There's no doubt about it: Defense stocks are not cheap. Over the past year, shares of America's five biggest defense companies have shot up more than 37% in price. One military stock in particular -- Raytheon (RTN) -- now costs more than twice the one-times-trailing-annual sales valuation traditional among defense contractors, while the average big military stock costs more than 180% of annual sales.

Military stock

TTM Stock Performance

Dividend Yield

Total Return (TTM)

Boeing (BA -0.14%)




General Dynamics (GD -0.27%)




Northrop Grumman (NOC -0.38%)




Lockheed Martin (LMT -0.45%)








Data source: FINVIZ.COM.

This is a huge deviation from the norm -- and a big reason to think twice before you buy into any defense stock right now. But what's the alternative?

I mean, President Trump says he's going to make big investments in defense, right? This suggests that the defense market is about to boom, and it only makes sense to want to invest in that trend before it happens -- and I'm not saying that's a bad idea. But if you ask me, paying a premium for one of the five big defense contractors right now, at the high water mark for defense industry profit margins, is just asking for trouble.

Instead, investors need to "think different."

MAKO drone

Kratos Defense builds drones for the military that are different from everybody else's. Image source: Kratos Defense.

Avoid the obvious

At valuations of 1.8, 1.9, and 2.1 (!) times annual sales, defense stocks like Lockheed Martin, Northrop Grumman, and Raytheon are trading far above their normal ranges.

Now, will all three of these firms benefit from a boom in defense spending? Probably. And yes, they're all doing a terrific job of turning defense budgets into defense revenues and defense profits, at high margins, today. But if and when their profit margins return to more normal levels, the prices on these stocks are bound to take a hit.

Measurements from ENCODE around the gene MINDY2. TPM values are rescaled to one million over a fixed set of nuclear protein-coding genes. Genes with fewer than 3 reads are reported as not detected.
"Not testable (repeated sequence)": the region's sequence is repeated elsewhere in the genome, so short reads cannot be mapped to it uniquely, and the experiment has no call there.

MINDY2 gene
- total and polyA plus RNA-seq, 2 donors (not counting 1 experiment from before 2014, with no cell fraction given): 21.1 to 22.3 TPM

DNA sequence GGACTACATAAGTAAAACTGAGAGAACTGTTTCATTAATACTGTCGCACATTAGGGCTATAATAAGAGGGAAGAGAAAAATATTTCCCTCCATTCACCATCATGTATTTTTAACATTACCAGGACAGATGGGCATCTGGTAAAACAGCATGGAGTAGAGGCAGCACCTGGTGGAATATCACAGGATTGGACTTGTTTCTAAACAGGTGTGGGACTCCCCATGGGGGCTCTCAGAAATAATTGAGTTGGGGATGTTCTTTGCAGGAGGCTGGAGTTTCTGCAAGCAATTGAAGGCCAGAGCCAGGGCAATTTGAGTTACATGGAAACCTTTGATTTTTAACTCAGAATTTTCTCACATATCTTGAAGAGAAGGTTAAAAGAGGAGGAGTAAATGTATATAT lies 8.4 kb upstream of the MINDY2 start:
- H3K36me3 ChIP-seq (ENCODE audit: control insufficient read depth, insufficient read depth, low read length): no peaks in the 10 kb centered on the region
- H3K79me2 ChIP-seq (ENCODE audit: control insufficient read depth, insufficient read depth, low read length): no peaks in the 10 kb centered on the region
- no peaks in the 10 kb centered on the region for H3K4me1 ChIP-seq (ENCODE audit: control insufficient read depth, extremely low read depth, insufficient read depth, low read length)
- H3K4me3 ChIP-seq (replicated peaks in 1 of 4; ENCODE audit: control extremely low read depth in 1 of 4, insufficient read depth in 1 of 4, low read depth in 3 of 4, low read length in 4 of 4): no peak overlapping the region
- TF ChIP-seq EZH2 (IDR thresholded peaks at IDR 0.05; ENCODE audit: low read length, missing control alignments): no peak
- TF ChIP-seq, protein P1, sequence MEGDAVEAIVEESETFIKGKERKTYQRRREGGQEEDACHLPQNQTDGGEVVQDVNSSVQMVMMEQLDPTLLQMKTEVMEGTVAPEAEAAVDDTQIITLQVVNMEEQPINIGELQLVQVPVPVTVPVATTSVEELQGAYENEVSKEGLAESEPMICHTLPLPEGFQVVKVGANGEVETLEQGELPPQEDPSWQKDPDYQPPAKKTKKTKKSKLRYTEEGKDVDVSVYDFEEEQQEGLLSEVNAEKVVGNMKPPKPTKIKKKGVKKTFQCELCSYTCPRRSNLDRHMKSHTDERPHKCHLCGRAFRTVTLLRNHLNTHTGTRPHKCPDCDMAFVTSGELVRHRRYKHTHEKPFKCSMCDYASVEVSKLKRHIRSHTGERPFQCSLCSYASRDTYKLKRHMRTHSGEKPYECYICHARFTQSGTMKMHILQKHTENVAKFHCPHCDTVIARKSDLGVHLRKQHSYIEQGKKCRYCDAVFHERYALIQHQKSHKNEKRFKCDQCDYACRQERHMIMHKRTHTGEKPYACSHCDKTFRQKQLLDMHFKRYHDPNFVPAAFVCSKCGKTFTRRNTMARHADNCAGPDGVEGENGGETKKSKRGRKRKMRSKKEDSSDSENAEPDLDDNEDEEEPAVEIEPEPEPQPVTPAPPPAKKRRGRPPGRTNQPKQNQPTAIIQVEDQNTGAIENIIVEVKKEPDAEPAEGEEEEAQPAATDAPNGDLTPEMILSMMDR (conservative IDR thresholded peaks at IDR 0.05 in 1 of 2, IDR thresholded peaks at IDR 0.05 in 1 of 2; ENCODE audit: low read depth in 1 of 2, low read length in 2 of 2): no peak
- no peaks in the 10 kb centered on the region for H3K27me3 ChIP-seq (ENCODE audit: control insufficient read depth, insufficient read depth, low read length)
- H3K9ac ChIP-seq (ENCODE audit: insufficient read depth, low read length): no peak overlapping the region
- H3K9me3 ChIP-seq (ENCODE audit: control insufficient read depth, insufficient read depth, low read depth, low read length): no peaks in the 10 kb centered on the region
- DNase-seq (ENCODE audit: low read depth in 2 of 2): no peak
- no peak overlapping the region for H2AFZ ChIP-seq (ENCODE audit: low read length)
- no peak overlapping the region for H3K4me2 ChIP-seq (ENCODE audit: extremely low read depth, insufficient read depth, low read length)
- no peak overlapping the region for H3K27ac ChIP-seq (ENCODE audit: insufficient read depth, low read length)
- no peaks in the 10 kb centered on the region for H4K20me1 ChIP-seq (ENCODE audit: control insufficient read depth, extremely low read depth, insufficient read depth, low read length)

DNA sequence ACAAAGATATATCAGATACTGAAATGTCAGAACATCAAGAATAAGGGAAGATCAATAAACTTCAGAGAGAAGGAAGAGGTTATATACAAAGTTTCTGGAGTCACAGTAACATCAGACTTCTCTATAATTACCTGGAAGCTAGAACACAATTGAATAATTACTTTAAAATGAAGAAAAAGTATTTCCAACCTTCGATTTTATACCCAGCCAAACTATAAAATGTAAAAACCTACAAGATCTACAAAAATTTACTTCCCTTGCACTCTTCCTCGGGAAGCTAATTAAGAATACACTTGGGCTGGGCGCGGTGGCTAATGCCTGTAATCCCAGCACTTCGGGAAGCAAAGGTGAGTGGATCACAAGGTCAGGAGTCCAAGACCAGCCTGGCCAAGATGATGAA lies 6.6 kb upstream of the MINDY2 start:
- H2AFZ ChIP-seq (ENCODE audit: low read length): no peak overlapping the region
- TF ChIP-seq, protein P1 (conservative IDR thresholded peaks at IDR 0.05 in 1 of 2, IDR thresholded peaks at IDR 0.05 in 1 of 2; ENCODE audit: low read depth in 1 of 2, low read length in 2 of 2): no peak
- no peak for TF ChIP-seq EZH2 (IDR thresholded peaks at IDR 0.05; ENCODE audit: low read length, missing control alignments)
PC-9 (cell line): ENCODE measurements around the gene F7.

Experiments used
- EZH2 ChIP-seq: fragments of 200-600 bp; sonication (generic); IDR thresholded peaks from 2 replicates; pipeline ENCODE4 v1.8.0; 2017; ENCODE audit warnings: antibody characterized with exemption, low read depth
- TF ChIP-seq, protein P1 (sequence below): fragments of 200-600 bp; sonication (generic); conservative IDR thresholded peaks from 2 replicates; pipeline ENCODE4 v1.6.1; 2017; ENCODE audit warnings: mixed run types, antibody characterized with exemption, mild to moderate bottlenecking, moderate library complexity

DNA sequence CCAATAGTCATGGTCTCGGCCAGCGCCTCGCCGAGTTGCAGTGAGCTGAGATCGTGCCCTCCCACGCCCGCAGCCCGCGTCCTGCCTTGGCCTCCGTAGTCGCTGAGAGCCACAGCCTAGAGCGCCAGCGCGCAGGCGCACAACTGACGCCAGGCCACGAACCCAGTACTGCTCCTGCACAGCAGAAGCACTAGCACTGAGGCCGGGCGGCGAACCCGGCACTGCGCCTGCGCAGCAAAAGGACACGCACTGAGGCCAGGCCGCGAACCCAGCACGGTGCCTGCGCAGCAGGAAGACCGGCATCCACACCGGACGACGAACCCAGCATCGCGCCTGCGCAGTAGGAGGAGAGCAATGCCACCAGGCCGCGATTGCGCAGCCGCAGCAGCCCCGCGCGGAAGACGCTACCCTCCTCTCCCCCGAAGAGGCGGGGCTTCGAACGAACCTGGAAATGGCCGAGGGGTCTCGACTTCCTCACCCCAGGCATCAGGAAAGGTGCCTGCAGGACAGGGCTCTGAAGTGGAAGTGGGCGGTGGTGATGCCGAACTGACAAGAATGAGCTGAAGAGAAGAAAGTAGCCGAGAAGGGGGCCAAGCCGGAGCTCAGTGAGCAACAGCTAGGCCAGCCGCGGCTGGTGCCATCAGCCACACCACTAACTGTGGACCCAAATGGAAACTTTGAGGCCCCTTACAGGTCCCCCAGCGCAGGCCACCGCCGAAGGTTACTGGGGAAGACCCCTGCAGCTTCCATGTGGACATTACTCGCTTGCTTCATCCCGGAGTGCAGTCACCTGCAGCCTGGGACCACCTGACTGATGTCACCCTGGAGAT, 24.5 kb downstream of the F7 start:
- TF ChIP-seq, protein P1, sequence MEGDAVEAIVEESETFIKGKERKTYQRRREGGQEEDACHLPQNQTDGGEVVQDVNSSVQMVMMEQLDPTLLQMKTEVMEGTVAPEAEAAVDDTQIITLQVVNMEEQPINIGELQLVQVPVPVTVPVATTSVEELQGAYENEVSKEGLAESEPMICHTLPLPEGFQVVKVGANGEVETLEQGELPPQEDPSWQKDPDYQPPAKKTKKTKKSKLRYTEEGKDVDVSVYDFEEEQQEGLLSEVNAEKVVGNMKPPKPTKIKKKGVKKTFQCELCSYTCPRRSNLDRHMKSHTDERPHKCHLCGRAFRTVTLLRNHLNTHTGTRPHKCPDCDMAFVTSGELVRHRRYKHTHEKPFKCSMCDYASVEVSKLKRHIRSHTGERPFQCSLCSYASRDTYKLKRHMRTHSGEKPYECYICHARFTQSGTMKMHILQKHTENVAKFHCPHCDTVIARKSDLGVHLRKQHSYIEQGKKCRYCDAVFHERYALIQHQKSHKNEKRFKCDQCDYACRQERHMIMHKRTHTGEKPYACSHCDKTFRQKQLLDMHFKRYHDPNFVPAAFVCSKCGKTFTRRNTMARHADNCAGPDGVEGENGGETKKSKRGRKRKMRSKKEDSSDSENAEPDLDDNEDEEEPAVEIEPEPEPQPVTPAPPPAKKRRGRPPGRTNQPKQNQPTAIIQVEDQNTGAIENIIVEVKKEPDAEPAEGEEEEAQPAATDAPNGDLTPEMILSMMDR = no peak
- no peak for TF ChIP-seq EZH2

Defense stocks with a civilian cushion

Instead, consider an alternative idea: Invest in a company with a big defense business, but one diversified into a big non-defense business that limits its exposure to defense budgets. Boeing and General Dynamics are two great examples here.

Both Boeing and General Dynamics look very expensive when valued on sales, and when compared to the usual average valuation of 1-times-sales applicable to defense stocks. But Boeing is well diversified away from defense in its Commercial Airplanes business. According to data from S&P Global Market Intelligence, Boeing gets twice as much revenue from selling non-military jet aircraft as it does from all its defense and space businesses combined. And it's these commercial businesses that will be the big drivers behind Boeing's anticipated 15.5% long-term earnings growth going forward.

General Dynamics -- although it's more exposed to defense than Boeing -- still derives 40% of its profits from its civilian Gulfstream business jet division. At 1.9 times sales, General Dynamics stock is still too expensive for me to be able to recommend it, but the Gulfstream business should cushion General Dynamics stock in the event the defense business takes a hit to profit margins in the future.